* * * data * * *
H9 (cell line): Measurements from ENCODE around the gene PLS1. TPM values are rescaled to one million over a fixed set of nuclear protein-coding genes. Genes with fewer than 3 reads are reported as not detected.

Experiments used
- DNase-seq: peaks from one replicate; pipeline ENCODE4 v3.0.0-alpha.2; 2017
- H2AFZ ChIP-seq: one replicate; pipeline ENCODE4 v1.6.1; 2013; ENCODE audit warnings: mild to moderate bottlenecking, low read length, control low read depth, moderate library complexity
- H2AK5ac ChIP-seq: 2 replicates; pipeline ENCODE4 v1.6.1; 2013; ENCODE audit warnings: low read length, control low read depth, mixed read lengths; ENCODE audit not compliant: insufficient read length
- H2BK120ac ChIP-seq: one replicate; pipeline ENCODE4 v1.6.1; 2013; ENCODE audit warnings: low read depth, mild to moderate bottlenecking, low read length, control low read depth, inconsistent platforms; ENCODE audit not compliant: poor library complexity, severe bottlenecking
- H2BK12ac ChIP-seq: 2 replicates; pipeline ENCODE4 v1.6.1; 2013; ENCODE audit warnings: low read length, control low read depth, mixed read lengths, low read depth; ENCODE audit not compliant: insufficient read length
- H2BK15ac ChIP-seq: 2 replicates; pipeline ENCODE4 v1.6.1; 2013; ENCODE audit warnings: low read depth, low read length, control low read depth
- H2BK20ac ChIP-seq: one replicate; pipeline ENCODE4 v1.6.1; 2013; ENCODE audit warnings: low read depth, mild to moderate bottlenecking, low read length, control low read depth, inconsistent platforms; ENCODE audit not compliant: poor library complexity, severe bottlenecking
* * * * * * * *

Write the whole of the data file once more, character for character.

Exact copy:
H9 (cell line): Measurements from ENCODE around the gene PLS1. TPM values are rescaled to one million over a fixed set of nuclear protein-coding genes. Genes with fewer than 3 reads are reported as not detected.

Experiments used
- DNase-seq: peaks from one replicate; pipeline ENCODE4 v3.0.0-alpha.2; 2017
- H2AFZ ChIP-seq: one replicate; pipeline ENCODE4 v1.6.1; 2013; ENCODE audit warnings: mild to moderate bottlenecking, low read length, control low read depth, moderate library complexity
- H2AK5ac ChIP-seq: 2 replicates; pipeline ENCODE4 v1.6.1; 2013; ENCODE audit warnings: low read length, control low read depth, mixed read lengths; ENCODE audit not compliant: insufficient read length
- H2BK120ac ChIP-seq: one replicate; pipeline ENCODE4 v1.6.1; 2013; ENCODE audit warnings: low read depth, mild to moderate bottlenecking, low read length, control low read depth, inconsistent platforms; ENCODE audit not compliant: poor library complexity, severe bottlenecking
- H2BK12ac ChIP-seq: 2 replicates; pipeline ENCODE4 v1.6.1; 2013; ENCODE audit warnings: low read length, control low read depth, mixed read lengths, low read depth; ENCODE audit not compliant: insufficient read length
- H2BK15ac ChIP-seq: 2 replicates; pipeline ENCODE4 v1.6.1; 2013; ENCODE audit warnings: low read depth, low read length, control low read depth
- H2BK20ac ChIP-seq: one replicate; pipeline ENCODE4 v1.6.1; 2013; ENCODE audit warnings: low read depth, mild to moderate bottlenecking, low read length, control low read depth, inconsistent platforms; ENCODE audit not compliant: poor library complexity, severe bottlenecking